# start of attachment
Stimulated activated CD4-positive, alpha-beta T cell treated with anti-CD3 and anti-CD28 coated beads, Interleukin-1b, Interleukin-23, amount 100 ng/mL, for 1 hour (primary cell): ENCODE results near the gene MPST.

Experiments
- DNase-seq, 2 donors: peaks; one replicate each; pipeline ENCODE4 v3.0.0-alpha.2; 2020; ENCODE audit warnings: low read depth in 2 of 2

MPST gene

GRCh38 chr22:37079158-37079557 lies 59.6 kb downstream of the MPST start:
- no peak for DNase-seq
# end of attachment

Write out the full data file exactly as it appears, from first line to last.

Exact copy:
Stimulated activated CD4-positive, alpha-beta T cell treated with anti-CD3 and anti-CD28 coated beads, Interleukin-1b, Interleukin-23, amount 100 ng/mL, for 1 hour (primary cell): ENCODE results near the gene MPST.

Experiments
- DNase-seq, 2 donors: peaks; one replicate each; pipeline ENCODE4 v3.0.0-alpha.2; 2020; ENCODE audit warnings: low read depth in 2 of 2

MPST gene

GRCh38 chr22:37079158-37079557 lies 59.6 kb downstream of the MPST start:
- no peak for DNase-seq